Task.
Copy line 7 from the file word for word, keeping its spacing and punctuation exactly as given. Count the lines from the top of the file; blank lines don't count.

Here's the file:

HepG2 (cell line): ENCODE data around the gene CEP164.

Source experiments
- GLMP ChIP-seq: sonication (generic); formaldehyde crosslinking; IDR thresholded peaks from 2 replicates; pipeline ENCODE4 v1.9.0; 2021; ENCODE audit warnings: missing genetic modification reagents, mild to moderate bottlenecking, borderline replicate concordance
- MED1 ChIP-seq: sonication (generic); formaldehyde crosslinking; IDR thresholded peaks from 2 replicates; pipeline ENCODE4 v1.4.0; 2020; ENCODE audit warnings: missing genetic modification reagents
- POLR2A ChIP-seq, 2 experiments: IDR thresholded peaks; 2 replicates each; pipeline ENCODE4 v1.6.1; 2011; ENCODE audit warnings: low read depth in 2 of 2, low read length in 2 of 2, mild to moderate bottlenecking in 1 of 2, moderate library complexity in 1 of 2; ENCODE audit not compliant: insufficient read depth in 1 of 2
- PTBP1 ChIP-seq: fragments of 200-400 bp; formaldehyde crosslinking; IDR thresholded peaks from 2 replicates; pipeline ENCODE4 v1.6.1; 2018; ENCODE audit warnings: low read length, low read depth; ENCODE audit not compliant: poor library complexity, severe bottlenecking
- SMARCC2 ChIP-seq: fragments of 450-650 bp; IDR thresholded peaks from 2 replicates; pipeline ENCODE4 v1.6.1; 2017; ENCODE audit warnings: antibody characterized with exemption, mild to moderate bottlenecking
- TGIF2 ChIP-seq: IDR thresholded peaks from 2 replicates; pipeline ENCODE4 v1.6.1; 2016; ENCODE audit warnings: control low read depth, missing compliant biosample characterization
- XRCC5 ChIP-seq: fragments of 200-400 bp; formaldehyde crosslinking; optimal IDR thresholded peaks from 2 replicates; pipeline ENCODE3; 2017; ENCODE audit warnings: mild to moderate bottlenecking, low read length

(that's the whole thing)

- SMARCC2 ChIP-seq: fragments of 450-650 bp; IDR thresholded peaks from 2 replicates; pipeline ENCODE4 v1.6.1; 2017; ENCODE audit warnings: antibody characterized with exemption, mild to moderate bottlenecking